Pelvic Floor Muscle Dysfunction is a term used to describe bladder, bowel, pelvic pain and/or sexual problems related to restrictions or malfunctioning of the muscles and nerves of the pelvic floor.
For more than a decade, Phoenix Physical Therapy’s talented therapists have built a respected reputation as the problem solvers that local and regional gynecologists, obstetricians, urologists and colorectal specialists and other doctors often call when confronted with a gender-specific medical “mystery.”
Many Phoenix patients have suffered with pelvic floor muscle dysfunction for years and have consulted numerous physicians in a variety of specialties, without relief or a clear understanding of their condition. When primary care physicians and specialists cannot find anything wrong on “the inside” they may consider the “outside”, the muscles of the pelvic floor which act as the gatekeeper to many internal organs and urinary and bowel elimination. However, many medical providers are less familiar with how muscles, connective tissues and joints can cause pain and disruption of the pelvic floor.
In recent years, it has been the field of physical therapy that has discovered that tight, weak, spasmed, uncoordinated muscles of the pelvic floor, lower abdominals, lumbar spine and even hips are the primary cause of a wide range of pelvic floor symptoms. Experience with thousands of patients has produced data that demonstrates that highly specialized physical therapy provides understanding, education, effective treatment and relief of pelvic floor issues.
Women of all ages may experience symptoms of Pelvic Floor Dysfunction. Urinary issues include leaking, urgency, frequency, hesitancy or retention; bowel issues include constipation, incontinence, and rectal pain; sexual issues include Dyspareunia, vestibular pain in women and erectile dysfunction or perineal pain in men. Even persistent hip pain can have an underlying condition related to the pelvic floor muscles.
Pelvic Floor Muscle dysfunction is an embarrassing subject for patients to discuss with physicians, family and friends. At Phoenix Physical Therapy, we believe that the best outcomes are achieved when patients are fully informed, invested partners in the rehabilitation process. We listen closely to patients’ concerns and then work together to plan treatment strategies which are individualized for each patient after a thorough evaluation. Our treatment strategies may include (and are not limited to) biofeedback (computer assisted exercise) for the pelvic floor muscles, retraining of uncoordinated muscles, and strengthening, postural training, stretching and restoration of muscle length and function through manual treatment techniques.
Incontinence is the most common symptom of pelvic floor dysfunction. “Fifty percent of adult women will experience incontinence at some point,” states Jane Kaufman, PT, M.Ed., BCB-PMD, president and founder of Phoenix Physical Therapy, but with proper strengthening, the data shows there’s an 85-percent chance of complete resolution.” Incontinence is not a normal part of aging despite what the public is all too often led to believe. Incontinence can be treated successfully, but often popular strengthening exercises such as Kegels, are not appropriate for a patient. “We spend a great deal of time with each individual client to determine the best course of treatment given the patient’s specific symptoms,” says Jane Kaufman.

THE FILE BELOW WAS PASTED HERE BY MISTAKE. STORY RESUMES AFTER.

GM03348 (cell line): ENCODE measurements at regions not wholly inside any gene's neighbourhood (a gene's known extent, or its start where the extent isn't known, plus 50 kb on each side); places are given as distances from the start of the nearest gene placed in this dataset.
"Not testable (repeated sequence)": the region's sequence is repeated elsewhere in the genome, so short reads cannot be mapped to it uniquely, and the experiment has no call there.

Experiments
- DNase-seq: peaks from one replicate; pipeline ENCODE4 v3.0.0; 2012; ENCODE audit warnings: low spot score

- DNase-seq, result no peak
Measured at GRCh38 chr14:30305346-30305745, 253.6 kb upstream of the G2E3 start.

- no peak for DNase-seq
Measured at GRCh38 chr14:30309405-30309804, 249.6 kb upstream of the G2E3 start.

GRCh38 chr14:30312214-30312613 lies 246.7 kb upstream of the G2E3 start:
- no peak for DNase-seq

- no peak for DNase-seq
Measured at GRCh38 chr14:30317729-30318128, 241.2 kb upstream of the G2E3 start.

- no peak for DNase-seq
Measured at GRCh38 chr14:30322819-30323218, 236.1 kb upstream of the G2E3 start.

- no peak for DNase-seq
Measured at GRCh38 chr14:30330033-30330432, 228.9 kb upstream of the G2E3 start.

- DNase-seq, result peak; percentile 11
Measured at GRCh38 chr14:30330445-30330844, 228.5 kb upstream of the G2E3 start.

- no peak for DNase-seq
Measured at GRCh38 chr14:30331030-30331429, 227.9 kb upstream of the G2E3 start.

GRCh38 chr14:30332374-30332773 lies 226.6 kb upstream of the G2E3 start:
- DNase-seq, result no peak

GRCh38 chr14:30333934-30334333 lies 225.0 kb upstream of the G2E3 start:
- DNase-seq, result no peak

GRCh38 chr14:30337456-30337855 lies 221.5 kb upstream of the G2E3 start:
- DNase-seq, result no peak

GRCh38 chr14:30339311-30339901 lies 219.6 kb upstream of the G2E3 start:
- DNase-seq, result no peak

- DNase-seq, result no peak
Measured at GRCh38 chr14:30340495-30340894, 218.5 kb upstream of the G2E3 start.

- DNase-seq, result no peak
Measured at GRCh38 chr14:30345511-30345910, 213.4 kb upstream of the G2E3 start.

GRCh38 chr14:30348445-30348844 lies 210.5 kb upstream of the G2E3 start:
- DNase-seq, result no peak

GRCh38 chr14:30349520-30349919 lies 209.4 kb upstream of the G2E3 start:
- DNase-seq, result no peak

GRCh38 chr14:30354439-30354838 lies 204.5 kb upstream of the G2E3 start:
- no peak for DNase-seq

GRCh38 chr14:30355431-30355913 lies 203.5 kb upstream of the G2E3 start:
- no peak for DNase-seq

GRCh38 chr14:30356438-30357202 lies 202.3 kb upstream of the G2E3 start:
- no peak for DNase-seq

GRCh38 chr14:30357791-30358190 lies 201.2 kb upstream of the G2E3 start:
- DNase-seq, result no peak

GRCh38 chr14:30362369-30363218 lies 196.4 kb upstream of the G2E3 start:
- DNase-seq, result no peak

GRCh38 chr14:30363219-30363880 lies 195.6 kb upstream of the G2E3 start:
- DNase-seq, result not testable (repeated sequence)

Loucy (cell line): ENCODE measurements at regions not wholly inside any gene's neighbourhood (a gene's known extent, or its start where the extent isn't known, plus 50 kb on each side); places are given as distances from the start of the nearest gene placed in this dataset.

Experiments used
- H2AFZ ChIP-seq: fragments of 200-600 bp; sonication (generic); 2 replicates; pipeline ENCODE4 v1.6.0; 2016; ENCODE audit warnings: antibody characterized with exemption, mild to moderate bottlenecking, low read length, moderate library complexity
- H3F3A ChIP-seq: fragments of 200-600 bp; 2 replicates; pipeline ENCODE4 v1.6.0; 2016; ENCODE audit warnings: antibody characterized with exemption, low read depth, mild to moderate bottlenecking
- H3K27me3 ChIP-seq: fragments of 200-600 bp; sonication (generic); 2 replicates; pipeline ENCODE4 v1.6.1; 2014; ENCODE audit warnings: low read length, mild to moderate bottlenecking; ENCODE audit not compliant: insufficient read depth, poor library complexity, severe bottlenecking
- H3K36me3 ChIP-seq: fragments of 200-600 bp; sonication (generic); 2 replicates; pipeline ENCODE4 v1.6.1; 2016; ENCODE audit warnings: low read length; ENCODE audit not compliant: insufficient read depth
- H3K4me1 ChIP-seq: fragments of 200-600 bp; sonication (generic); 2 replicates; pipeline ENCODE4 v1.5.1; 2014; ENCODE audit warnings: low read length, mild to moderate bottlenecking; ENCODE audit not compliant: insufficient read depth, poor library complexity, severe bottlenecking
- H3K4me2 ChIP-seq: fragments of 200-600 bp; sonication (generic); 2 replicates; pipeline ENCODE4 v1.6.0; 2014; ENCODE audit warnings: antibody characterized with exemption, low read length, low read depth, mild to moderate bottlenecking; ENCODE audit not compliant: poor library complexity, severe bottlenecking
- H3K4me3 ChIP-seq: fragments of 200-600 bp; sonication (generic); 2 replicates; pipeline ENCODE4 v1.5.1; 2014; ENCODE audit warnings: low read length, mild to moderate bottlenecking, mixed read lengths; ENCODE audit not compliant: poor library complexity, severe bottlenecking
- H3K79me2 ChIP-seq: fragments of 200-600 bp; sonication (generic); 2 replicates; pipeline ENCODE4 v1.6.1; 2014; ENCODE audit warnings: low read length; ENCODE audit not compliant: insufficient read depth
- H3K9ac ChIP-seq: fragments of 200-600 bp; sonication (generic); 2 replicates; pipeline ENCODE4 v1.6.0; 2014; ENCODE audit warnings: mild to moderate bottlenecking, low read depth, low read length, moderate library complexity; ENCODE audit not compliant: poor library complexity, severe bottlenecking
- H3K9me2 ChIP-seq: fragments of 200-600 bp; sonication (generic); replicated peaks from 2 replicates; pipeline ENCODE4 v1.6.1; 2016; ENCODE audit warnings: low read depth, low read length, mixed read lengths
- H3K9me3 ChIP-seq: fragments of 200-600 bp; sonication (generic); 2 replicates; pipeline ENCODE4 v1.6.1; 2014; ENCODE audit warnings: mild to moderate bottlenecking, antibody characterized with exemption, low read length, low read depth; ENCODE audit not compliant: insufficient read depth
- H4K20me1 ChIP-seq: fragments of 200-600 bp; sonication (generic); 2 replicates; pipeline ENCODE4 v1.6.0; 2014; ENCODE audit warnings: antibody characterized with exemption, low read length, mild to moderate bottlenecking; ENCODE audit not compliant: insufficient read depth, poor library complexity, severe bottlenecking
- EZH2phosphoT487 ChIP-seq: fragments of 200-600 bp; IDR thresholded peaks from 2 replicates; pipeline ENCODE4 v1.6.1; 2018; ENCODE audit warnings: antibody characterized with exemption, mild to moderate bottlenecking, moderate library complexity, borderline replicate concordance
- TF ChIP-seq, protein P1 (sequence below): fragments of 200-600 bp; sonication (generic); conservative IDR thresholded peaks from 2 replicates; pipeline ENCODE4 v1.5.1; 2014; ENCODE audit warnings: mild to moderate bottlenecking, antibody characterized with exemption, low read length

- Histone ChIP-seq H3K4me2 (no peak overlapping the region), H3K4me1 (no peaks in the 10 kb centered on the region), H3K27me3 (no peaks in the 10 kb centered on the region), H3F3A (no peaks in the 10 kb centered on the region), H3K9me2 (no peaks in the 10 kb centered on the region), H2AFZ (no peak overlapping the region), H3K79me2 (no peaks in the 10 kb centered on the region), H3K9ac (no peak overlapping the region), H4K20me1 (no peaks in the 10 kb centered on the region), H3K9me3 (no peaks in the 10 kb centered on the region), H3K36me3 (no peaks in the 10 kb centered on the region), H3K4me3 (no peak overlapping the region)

Pelvic organ prolapse is another common example of a challenge many women face after childbirth or as they age. Think of prolapse as a hernia that mostly affects women. When the muscles that hold the pelvic organs become weak or stretched, the organs – the bladder, uterus, small bowel, rectum – can drop from their normal location and push against the wall of the vagina. Strengthening or stretching the appropriate muscles, altering behaviors around the symptoms, and empowering the patient to understand how to keep the problem to a minimum is all part of Phoenix’s treatment strategy.
While incontinence (urinary or fecal) is often the primary reason for a patient’s need for treatment, there are many other factors listed below that warrant evaluation and treatment. Most people think these challenges only apply to older patients. In fact, many conditions affect men and women alike, young and old. “More than 25 million Americans have urinary incontinence and the experience can leave them feeling ashamed, socially isolated, and depressed. Patients need to know that there are options other than pads or diapers, medications or surgery,” notes Jane Kaufman, President of Phoenix Physical Therapy and a board certified clinician in Pelvic Muscle Dysfunction Biofeedback. “This is not a normal part of aging and is a condition that can greatly improve if treated correctly.” By teaching patients how to change behaviors surrounding toileting concerns, strengthening and changing muscle function through biofeedback, altering bladder signals with muscle stimulation and empowering patients with knowledge to alter the negative effects of this problem, patients gain control and successfully resolve their problem.
Incontinence symptoms can accompany other problems associated with the pelvic floor muscles such as those listed below. Phoenix Physical Therapy successfully treats these relatively common problems which include, but are not limited to:
- Urinary incontinence
- Urinary urgency and frequency
- Urinary retention
- Frequent night time voiding and/or bed wetting
- Interstitial cystitis or painful bladder syndrome
- Pelvic organ prolapse
- Post hysterectomy
- Post partum
- Pelvic pain
- Lichens sclerosis
- Pelvic inflammatory disease
- Pelvic congestion
- Rectal prolapse
- Fecal incontinence
- Anal fissures
- Irritable Bowel Syndrome